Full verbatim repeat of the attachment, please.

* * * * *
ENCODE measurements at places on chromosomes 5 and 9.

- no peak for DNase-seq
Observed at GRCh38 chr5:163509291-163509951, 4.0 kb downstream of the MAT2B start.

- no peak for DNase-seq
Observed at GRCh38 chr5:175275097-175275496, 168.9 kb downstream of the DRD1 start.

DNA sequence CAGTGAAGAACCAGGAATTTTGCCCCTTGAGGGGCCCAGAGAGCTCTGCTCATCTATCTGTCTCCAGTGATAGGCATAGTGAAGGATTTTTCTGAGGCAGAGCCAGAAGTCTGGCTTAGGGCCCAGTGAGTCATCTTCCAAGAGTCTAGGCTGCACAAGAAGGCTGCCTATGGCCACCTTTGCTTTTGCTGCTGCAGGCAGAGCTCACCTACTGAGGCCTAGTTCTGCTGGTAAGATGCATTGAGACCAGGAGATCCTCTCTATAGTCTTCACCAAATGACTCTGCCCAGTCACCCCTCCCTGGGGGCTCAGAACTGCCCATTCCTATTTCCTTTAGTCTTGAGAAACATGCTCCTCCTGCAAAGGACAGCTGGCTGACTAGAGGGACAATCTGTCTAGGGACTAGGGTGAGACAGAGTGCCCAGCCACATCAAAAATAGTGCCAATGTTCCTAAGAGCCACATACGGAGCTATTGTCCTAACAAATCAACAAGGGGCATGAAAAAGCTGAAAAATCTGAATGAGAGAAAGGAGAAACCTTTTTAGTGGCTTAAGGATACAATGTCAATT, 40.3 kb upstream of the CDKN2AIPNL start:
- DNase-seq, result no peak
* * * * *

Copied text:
ENCODE measurements at places on chromosomes 5 and 9.

- no peak for DNase-seq
Observed at GRCh38 chr5:163509291-163509951, 4.0 kb downstream of the MAT2B start.

- no peak for DNase-seq
Observed at GRCh38 chr5:175275097-175275496, 168.9 kb downstream of the DRD1 start.

DNA sequence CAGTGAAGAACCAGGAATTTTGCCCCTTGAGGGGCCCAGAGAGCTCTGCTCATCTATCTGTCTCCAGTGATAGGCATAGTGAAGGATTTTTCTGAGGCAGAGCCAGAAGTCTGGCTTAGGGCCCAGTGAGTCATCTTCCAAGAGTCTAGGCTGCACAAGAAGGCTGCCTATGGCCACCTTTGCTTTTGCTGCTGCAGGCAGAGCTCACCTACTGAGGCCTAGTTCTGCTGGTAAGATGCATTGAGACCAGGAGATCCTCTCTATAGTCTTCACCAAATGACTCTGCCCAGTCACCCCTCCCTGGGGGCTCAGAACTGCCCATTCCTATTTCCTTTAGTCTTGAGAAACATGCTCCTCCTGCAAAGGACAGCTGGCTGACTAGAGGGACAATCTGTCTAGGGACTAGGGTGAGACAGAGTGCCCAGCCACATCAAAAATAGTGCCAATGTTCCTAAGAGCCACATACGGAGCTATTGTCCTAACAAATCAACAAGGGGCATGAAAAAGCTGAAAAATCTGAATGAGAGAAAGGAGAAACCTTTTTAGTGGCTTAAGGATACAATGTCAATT, 40.3 kb upstream of the CDKN2AIPNL start:
- DNase-seq, result no peak